Ensuring Environmental Safety for Space Launch

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Wednesday, 1 February 2006: 4:15 PM
Ensuring Environmental Safety for Space Launch
A301 (Georgia World Congress Center)
B. F. Boyd, 45th Weather Squadron, Patrick AFB, FL; and M. E. Fitzpatrick, C. R. Parks, P. N. Rosati, and R. W. Lamoreaux

Presentation PDF (628.3 kB)

The Air Force's 45th Weather Squadron (45 WS) provides comprehensive operational meteorological services to the Eastern Range and the Kennedy Space Center. These services include weather support for resource protection, pre-launch ground processing and day-of-launch operations for over 30 launches per year by the Department of Defense (DOD), National Aeronautics and Space Administration (NASA), and commercial launch customers. To ensure safety of government personnel and the civilian population, the Safety Office of the Eastern Range must ingest weather data into physical models which, in turn, assess the safety risk of each operation. Additionally, for launches with radioactive material, the Lawrence Livermore National Laboratory provides radioactive fallout predictions.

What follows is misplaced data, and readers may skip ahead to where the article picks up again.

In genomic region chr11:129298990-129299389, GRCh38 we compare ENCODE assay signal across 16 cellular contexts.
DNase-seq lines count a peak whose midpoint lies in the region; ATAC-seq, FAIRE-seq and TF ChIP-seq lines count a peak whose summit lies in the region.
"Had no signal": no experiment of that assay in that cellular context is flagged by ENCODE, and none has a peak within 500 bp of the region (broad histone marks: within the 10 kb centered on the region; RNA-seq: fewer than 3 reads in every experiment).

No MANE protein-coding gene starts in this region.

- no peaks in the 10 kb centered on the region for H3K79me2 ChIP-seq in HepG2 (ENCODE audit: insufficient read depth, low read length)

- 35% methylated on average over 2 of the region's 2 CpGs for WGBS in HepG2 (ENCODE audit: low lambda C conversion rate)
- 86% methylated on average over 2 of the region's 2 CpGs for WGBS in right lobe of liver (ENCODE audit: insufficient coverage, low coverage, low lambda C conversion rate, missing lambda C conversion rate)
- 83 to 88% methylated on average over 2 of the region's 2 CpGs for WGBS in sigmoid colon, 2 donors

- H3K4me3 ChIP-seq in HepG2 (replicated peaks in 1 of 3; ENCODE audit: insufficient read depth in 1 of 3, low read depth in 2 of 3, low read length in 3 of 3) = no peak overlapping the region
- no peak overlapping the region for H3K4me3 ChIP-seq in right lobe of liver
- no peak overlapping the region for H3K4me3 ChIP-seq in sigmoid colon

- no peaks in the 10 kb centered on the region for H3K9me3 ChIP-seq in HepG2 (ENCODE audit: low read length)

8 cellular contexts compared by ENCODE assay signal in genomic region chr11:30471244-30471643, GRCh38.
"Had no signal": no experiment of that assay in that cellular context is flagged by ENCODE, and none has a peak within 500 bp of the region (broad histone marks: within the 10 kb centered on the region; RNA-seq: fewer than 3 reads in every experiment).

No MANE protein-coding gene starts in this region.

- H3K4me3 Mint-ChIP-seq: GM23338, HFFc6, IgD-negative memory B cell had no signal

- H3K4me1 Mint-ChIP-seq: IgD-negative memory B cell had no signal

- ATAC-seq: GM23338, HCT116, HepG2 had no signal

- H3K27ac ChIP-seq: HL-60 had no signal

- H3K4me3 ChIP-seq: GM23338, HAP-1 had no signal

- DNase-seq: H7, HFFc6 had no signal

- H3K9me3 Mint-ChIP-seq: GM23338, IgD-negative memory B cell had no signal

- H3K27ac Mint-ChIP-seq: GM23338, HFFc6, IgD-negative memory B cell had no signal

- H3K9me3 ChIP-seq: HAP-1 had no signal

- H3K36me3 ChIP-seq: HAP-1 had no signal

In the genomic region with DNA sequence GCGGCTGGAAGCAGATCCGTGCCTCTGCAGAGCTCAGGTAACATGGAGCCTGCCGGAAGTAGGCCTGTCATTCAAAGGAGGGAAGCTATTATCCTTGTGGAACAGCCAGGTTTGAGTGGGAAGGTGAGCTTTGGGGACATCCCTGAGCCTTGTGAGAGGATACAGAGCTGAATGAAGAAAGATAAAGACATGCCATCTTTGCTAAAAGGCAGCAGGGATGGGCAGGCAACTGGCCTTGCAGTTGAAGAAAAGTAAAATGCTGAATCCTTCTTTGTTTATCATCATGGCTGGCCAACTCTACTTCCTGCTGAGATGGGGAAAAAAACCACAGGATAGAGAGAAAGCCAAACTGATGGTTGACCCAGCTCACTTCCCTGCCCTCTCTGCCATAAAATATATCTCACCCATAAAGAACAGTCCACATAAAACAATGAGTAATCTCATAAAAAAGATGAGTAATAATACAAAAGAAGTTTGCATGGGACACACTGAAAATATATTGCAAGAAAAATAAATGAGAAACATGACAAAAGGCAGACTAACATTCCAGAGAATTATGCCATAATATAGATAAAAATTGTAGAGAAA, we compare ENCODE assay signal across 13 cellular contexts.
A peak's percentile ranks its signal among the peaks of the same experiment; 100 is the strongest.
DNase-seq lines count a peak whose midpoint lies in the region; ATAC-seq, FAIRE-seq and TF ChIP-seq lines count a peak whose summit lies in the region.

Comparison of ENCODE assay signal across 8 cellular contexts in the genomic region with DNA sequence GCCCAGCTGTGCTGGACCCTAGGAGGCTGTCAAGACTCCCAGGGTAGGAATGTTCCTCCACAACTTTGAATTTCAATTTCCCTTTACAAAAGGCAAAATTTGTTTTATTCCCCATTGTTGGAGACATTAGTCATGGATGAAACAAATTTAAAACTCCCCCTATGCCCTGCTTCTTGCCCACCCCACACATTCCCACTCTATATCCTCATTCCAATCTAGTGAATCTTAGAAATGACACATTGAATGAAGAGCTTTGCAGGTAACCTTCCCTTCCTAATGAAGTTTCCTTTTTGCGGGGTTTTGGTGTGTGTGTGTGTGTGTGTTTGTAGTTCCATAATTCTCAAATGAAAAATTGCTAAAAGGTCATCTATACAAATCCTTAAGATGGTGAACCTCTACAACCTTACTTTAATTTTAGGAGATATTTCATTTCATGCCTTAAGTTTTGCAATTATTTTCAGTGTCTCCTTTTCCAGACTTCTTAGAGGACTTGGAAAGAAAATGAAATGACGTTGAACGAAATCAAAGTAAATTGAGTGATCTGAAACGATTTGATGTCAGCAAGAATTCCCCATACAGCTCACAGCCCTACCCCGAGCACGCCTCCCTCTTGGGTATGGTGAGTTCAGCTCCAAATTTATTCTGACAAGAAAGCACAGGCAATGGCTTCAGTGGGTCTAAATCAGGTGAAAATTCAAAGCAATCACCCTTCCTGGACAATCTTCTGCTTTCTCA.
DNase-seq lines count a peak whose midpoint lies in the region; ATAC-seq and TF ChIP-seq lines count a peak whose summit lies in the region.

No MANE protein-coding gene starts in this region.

Most weather support, in essence, is to assure safety of resources -- people and material. However, this paper addresses the team work required between the 45 Weather Squadron and two other organizations the 45 Space Wing Range Safety Office and the Lawrence Livermore National Laboratory in the following areas:

(1) weather data input to models which in turn determine potential toxic hazard corridors for: ground processing operations, nominal launch operations, and catastrophic launch failures; (2) weather data required for the Range Safety model to forecast blast overpressure predictions in case of an accident; and (3) weather data input to models which in turn forecast potential radioactive fallout.

Type, source, and importance of weather data for each of these specific areas of support are described. The models used are discussed and examples of weather input requirements and the model output data are presented.